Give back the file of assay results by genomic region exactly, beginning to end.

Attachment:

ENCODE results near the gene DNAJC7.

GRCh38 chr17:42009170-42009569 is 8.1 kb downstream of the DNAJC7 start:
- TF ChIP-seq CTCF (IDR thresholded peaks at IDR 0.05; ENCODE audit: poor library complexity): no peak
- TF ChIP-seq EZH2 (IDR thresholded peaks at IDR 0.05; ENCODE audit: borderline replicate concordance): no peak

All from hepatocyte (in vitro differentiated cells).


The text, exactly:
ENCODE results near the gene DNAJC7.

GRCh38 chr17:42009170-42009569 is 8.1 kb downstream of the DNAJC7 start:
- TF ChIP-seq CTCF (IDR thresholded peaks at IDR 0.05; ENCODE audit: poor library complexity): no peak
- TF ChIP-seq EZH2 (IDR thresholded peaks at IDR 0.05; ENCODE audit: borderline replicate concordance): no peak

All from hepatocyte (in vitro differentiated cells).